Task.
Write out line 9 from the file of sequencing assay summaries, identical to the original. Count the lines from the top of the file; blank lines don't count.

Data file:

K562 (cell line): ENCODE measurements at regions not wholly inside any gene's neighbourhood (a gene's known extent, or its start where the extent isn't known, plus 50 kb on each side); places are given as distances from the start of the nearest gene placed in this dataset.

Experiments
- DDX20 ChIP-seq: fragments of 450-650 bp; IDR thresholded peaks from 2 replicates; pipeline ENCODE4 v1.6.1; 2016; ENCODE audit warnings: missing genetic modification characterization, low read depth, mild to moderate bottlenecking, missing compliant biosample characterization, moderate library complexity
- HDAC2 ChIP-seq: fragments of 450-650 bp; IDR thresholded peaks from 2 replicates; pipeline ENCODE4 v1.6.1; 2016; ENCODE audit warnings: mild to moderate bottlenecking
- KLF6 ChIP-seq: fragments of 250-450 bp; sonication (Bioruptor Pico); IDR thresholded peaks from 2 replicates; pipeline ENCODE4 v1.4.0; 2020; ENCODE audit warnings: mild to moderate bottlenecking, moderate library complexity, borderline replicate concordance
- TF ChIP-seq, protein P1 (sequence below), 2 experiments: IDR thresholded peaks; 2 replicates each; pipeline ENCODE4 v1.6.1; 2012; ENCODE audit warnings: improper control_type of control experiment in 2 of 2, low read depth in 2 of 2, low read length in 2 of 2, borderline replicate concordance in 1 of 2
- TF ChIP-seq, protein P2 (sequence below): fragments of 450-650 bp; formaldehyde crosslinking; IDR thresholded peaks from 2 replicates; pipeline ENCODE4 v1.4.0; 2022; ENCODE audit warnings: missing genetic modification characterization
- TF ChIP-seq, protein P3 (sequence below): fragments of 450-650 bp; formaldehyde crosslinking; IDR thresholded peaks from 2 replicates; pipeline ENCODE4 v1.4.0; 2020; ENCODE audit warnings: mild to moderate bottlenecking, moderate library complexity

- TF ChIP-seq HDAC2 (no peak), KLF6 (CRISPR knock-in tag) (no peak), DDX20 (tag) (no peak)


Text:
- TF ChIP-seq HDAC2 (no peak), KLF6 (CRISPR knock-in tag) (no peak), DDX20 (tag) (no peak)